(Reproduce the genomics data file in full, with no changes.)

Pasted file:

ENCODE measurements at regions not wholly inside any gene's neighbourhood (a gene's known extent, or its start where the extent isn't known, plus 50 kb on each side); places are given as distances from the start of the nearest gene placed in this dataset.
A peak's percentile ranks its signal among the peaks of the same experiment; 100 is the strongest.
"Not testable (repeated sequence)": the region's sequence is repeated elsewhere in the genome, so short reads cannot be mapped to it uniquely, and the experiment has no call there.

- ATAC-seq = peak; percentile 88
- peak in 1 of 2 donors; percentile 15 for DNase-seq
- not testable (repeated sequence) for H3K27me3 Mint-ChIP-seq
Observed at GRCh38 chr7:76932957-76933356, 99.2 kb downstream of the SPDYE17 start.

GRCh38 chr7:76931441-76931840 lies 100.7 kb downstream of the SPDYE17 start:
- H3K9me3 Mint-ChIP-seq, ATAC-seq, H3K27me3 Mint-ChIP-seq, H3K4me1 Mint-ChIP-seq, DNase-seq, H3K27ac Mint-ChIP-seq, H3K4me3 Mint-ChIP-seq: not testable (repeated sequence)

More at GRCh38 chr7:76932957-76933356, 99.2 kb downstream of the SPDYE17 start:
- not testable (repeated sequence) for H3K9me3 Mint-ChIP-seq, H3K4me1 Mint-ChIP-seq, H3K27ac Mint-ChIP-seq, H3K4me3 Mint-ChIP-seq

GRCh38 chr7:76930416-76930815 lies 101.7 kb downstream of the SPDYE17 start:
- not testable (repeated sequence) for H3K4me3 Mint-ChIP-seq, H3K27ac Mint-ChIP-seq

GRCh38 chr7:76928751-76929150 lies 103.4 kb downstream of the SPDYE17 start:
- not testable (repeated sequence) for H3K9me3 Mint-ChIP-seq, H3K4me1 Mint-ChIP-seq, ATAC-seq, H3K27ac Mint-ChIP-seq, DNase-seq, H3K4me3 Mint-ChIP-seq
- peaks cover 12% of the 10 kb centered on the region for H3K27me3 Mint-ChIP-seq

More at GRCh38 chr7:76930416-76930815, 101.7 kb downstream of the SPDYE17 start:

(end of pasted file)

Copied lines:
ENCODE measurements at regions not wholly inside any gene's neighbourhood (a gene's known extent, or its start where the extent isn't known, plus 50 kb on each side); places are given as distances from the start of the nearest gene placed in this dataset.
A peak's percentile ranks its signal among the peaks of the same experiment; 100 is the strongest.
"Not testable (repeated sequence)": the region's sequence is repeated elsewhere in the genome, so short reads cannot be mapped to it uniquely, and the experiment has no call there.

- ATAC-seq = peak; percentile 88
- peak in 1 of 2 donors; percentile 15 for DNase-seq
- not testable (repeated sequence) for H3K27me3 Mint-ChIP-seq
Observed at GRCh38 chr7:76932957-76933356, 99.2 kb downstream of the SPDYE17 start.

GRCh38 chr7:76931441-76931840 lies 100.7 kb downstream of the SPDYE17 start:
- H3K9me3 Mint-ChIP-seq, ATAC-seq, H3K27me3 Mint-ChIP-seq, H3K4me1 Mint-ChIP-seq, DNase-seq, H3K27ac Mint-ChIP-seq, H3K4me3 Mint-ChIP-seq: not testable (repeated sequence)

More at GRCh38 chr7:76932957-76933356, 99.2 kb downstream of the SPDYE17 start:
- not testable (repeated sequence) for H3K9me3 Mint-ChIP-seq, H3K4me1 Mint-ChIP-seq, H3K27ac Mint-ChIP-seq, H3K4me3 Mint-ChIP-seq

GRCh38 chr7:76930416-76930815 lies 101.7 kb downstream of the SPDYE17 start:
- not testable (repeated sequence) for H3K4me3 Mint-ChIP-seq, H3K27ac Mint-ChIP-seq

GRCh38 chr7:76928751-76929150 lies 103.4 kb downstream of the SPDYE17 start:
- not testable (repeated sequence) for H3K9me3 Mint-ChIP-seq, H3K4me1 Mint-ChIP-seq, ATAC-seq, H3K27ac Mint-ChIP-seq, DNase-seq, H3K4me3 Mint-ChIP-seq
- peaks cover 12% of the 10 kb centered on the region for H3K27me3 Mint-ChIP-seq

More at GRCh38 chr7:76930416-76930815, 101.7 kb downstream of the SPDYE17 start: